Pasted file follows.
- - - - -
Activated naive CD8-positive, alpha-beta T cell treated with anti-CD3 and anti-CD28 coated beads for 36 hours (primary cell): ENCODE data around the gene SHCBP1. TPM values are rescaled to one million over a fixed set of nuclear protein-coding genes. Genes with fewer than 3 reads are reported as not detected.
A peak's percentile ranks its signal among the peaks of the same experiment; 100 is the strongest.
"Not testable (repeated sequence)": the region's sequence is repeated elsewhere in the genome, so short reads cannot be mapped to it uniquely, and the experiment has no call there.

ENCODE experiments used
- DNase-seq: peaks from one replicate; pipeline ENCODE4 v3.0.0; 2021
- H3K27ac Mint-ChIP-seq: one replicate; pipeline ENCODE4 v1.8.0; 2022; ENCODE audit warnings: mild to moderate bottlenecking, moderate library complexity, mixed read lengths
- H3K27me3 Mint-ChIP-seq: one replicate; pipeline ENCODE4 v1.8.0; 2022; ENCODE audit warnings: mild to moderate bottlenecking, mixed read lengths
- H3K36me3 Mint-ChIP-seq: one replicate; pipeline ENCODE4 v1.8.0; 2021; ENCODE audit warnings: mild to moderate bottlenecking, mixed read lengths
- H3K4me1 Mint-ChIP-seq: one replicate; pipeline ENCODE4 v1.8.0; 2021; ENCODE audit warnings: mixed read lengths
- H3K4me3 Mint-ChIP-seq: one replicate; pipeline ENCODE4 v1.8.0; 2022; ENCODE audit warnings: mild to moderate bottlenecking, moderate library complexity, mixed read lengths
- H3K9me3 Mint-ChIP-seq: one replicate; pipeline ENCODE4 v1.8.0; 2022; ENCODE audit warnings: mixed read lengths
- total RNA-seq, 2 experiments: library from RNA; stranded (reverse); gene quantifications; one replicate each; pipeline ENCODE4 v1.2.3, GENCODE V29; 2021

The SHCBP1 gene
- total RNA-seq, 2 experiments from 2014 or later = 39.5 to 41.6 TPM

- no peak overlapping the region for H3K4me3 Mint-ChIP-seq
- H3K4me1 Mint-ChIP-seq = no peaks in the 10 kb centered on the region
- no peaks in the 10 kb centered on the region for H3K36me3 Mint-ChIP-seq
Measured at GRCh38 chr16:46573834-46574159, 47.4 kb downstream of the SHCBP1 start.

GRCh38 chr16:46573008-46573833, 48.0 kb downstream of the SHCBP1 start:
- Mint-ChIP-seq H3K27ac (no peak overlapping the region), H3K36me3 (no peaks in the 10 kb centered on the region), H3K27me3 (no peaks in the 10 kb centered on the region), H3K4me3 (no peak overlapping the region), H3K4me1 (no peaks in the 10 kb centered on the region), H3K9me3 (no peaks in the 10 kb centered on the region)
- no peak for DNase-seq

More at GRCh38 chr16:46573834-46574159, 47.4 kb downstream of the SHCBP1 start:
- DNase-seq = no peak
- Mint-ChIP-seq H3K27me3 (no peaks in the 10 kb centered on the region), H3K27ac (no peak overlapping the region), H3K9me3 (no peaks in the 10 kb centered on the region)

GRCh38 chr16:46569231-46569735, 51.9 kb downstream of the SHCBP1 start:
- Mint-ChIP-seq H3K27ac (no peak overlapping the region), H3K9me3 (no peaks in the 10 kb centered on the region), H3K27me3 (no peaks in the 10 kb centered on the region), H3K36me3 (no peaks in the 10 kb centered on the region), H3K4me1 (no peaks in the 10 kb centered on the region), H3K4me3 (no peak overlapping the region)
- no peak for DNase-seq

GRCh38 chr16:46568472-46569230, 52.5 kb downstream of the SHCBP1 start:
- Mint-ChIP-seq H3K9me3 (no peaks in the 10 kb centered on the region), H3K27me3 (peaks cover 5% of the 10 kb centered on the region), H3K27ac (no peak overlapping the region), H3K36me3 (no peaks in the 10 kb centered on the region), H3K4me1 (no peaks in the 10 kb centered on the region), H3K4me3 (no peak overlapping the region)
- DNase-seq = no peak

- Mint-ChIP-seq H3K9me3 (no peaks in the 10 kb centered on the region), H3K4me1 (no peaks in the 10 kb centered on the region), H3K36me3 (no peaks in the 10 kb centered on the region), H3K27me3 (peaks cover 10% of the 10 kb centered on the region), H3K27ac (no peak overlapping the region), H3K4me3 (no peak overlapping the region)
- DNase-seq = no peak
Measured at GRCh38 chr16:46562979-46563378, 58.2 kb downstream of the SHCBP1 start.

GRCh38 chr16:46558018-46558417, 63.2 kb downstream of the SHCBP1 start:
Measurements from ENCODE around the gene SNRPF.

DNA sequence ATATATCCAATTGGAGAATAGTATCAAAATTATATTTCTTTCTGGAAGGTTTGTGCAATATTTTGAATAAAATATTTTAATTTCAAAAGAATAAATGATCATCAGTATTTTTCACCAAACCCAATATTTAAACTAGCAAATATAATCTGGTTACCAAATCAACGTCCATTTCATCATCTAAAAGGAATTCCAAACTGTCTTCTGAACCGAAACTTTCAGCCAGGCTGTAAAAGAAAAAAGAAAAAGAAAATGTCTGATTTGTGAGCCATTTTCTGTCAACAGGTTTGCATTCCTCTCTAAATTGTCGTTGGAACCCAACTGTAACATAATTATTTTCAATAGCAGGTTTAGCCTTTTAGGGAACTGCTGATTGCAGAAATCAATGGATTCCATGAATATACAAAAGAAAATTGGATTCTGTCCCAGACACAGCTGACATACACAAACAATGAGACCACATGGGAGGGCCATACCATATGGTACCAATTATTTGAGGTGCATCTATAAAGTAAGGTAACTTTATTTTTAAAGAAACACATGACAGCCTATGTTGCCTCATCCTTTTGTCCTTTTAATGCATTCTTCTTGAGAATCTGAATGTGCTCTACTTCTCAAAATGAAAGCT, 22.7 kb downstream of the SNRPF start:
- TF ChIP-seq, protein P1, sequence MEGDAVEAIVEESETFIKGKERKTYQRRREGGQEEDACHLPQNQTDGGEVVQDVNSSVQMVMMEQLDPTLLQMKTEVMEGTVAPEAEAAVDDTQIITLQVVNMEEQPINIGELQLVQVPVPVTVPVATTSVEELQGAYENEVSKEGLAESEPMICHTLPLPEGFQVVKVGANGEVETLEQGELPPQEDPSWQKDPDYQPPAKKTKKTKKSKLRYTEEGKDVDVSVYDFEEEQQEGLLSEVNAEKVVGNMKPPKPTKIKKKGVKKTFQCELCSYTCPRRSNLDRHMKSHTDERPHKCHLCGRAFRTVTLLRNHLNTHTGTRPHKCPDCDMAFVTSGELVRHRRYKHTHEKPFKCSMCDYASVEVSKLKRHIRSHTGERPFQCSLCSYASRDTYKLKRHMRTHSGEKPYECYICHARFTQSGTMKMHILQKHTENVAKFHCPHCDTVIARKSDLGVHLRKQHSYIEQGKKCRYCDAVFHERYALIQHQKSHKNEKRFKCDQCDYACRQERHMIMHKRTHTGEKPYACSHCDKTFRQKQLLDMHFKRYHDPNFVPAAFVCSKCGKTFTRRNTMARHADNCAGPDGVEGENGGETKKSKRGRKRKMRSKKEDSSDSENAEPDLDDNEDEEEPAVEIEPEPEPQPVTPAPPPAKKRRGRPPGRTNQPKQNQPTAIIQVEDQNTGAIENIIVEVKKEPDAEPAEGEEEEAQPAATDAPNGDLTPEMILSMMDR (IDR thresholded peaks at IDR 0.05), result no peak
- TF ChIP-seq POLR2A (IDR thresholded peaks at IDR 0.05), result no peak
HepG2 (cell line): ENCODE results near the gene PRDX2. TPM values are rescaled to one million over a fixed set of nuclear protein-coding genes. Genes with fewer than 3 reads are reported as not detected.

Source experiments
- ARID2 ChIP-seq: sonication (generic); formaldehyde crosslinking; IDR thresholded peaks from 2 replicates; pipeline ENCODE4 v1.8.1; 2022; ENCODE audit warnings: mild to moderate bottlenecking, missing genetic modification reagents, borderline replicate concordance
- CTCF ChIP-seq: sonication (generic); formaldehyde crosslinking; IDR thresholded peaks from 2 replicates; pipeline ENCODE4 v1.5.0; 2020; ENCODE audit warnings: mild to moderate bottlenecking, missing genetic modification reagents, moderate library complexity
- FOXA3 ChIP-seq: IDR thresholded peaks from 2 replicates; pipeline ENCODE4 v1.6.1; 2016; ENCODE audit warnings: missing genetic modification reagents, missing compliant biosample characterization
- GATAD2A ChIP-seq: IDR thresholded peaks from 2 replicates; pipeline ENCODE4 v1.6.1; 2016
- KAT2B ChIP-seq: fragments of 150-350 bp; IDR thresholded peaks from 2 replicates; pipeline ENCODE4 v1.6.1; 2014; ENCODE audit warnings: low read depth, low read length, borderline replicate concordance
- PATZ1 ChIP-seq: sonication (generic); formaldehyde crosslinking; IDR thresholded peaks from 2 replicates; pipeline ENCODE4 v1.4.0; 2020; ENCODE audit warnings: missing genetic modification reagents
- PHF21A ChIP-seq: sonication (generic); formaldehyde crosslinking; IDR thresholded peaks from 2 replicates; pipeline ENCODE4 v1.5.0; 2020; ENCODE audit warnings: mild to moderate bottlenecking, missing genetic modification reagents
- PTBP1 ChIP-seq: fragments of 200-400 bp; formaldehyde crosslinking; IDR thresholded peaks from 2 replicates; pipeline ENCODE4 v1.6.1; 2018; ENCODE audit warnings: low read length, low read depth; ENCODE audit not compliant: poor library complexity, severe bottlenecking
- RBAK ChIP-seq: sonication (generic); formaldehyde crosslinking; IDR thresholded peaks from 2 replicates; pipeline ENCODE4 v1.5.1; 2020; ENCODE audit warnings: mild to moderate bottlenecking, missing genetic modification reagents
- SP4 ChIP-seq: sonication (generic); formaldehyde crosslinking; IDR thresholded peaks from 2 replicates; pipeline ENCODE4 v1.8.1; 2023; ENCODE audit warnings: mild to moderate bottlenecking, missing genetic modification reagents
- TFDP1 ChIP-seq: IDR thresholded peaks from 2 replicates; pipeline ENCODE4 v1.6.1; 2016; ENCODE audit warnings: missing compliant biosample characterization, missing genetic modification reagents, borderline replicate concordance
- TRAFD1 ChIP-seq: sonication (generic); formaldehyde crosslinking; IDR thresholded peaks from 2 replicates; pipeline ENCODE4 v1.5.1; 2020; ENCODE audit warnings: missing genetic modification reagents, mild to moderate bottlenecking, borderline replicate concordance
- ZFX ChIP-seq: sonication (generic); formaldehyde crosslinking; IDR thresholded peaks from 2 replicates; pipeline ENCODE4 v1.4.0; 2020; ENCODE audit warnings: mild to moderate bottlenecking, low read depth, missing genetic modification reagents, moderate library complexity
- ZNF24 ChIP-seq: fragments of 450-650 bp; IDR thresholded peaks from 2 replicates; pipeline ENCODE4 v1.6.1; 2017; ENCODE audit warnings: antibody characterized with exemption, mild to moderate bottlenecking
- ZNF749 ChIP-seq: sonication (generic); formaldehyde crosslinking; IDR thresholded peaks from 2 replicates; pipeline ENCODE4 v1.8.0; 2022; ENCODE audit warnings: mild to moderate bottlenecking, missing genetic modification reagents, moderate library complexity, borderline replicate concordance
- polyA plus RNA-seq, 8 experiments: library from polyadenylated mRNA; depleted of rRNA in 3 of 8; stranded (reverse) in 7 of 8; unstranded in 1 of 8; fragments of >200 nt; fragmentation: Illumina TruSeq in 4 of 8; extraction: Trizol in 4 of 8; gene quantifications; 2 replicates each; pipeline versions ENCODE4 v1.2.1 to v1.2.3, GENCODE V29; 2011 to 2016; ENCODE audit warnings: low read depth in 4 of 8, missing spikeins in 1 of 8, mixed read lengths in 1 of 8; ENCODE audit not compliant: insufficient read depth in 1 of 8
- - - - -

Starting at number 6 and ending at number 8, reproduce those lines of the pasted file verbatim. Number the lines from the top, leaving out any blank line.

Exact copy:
- H3K27ac Mint-ChIP-seq: one replicate; pipeline ENCODE4 v1.8.0; 2022; ENCODE audit warnings: mild to moderate bottlenecking, moderate library complexity, mixed read lengths
- H3K27me3 Mint-ChIP-seq: one replicate; pipeline ENCODE4 v1.8.0; 2022; ENCODE audit warnings: mild to moderate bottlenecking, mixed read lengths
- H3K36me3 Mint-ChIP-seq: one replicate; pipeline ENCODE4 v1.8.0; 2021; ENCODE audit warnings: mild to moderate bottlenecking, mixed read lengths